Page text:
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It looks like I will not be participating in National Novel Writing Month this year.

The emails have started.  They'd like me to come back.

National Novel Writing Month is imminent again, and I'm sure it's bound to be their biggest year yet. However, even though I was a happy participant in 2013 and 2014, I'm not so sure I'll try it again.  It's getting harder and harder to justify.

Back in 2013, when this blog was still young and I was still trying to get into the regular habit of taking my writing seriously, I thought of NaNoWriMo as a fun challenge and an opportunity to prove myself.  In 2014, when I had just published I Need a Job and Lulabelle's birth was just around the corner (and wound up surprising us with complications right in the middle of the month), I wanted to participate just to prove to myself that I could actually balance my writing with both my day job and being a parent.  Now in 2015, I'm in the thick of dozens of time-consuming projects, including multiple novels - but I have the utmost confidence that I can tackle them all as long as I don't get distracted.

NaNoWriMo no longer has any meaning for me as a source of challenge or inspiration.  I'm sure it still does for many others and I hope they will do their best to participate. I just don't want to be a part of it.  What would I gain?  A merit badge?  I have one already.  The satisfaction of a completed novel?  I'm going to get that, anyway.

It boils down to the fact that, from the perspective of generating usable content for publication, my last two NaNoWriMo creations ended up saddling me with more problems than they resolved.

The draft of Bitter People Without Souls that I wrote in 2013 required so many extensive revisions I had to scrap about two-thirds of it.  When all was said and I done, I spent this past spring and summer generating about 65,000 words of new content and revising the 15,000 or so I kept from that first draft.  That ended up eating into all the time I had hoped to spend generating the first draft of the book I hope to release in 2016, which I now need to write over the remainder of the year, which means the time I was going to spend revising the other novel I have in the pipeline is going to cut into spring and summer of next year.  Looking at it that way, NaNoWriMo 2013 has ended up putting a pinch on my schedule over the course of almost three years.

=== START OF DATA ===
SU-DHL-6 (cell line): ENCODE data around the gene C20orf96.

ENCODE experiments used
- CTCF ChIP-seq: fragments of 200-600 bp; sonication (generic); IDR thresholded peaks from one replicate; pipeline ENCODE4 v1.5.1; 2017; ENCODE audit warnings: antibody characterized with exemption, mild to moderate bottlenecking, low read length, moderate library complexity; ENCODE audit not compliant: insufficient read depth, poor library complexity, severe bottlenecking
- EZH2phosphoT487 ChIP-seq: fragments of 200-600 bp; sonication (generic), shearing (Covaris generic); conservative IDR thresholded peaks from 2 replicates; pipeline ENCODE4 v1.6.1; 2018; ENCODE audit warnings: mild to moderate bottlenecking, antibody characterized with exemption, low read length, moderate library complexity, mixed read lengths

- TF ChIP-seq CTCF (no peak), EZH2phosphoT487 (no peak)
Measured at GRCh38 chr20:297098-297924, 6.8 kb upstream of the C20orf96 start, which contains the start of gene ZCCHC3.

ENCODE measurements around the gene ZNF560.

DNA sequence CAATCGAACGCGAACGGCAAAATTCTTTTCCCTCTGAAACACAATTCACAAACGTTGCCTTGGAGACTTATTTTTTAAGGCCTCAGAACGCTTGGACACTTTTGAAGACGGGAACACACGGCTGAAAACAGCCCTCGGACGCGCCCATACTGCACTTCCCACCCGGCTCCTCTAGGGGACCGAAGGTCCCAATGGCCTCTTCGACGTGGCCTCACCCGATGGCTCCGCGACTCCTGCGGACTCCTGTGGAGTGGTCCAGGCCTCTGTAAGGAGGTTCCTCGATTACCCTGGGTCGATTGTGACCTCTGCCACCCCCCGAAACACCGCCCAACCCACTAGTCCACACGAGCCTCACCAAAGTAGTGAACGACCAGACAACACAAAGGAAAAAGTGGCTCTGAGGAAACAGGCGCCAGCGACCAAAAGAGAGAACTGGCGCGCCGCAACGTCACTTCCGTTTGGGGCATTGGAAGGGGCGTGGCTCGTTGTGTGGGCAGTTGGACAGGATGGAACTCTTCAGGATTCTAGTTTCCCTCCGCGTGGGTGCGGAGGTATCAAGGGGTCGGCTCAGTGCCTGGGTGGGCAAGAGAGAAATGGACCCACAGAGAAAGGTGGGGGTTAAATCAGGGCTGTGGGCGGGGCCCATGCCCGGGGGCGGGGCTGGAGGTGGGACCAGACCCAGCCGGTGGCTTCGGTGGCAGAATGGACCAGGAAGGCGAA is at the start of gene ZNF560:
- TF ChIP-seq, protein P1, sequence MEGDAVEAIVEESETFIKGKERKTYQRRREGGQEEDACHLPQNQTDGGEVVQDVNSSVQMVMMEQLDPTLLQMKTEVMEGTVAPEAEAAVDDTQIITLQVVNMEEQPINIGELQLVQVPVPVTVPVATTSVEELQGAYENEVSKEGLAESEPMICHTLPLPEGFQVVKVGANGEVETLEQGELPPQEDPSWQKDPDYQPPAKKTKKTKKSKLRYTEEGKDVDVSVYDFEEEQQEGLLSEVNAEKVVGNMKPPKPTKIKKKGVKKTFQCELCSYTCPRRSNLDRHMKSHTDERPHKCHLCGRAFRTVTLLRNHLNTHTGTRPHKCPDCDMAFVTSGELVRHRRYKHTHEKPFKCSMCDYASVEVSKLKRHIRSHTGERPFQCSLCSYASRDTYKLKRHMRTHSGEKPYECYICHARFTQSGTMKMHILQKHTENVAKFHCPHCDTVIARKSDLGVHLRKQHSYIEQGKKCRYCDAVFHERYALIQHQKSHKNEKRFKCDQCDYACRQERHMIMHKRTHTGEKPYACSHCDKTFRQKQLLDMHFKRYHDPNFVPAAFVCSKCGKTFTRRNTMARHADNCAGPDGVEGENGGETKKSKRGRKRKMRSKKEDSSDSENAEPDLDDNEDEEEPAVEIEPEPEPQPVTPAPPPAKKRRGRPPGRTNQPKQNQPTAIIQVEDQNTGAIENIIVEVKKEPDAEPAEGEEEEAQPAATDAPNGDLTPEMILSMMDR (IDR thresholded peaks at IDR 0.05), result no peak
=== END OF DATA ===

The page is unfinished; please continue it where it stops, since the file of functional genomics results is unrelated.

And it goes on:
Would it actually be much better if I just didn't participate at all and wrote Bitter People at my own pace?  It's hard to say, but I think so.  The main problem is that the draft from 2013 had a clumsy structure and few solid ideas.  What little usable content there was ended up cementing the story in a direction I'm not entirely sure I would have gone if I wasn't in a crunch.  So nearly all the time spent on the story since then has not been a matter of refining some well-structured content, but simply creating a basic, usable plot.

As for last year's experiment?  The partial draft of Bill Roman Is Being Oppressed that I wrote in 2014 has some decent ideas in it, but it's such a mess and the tone is so inconsistent and different from what I wanted that I think I'm going to have to just scrap it altogether and start over.  (And if I hadn't spend that month working on Bill Roman, I could have spent it tweaking Bitter People, which would have had a domino effect into this year....)

Long story short (too late), NaNoWriMo just isn't a very good platform for quality output.  I support the mission of the organization and I think it's a great challenge for people who maybe need an extra kick in the pants to get their projects moving.  But that's all it's really good for, unfortunately.

NaNoWriMo is the guy who helps you push your crappy car when you're trying to get the engine to turn over and you need some momentum.  But once your car is running, you don't need that guy chasing you anymore.  And if you try to move slow enough to stick around with him, there's a good chance your car's just going to conk out again.

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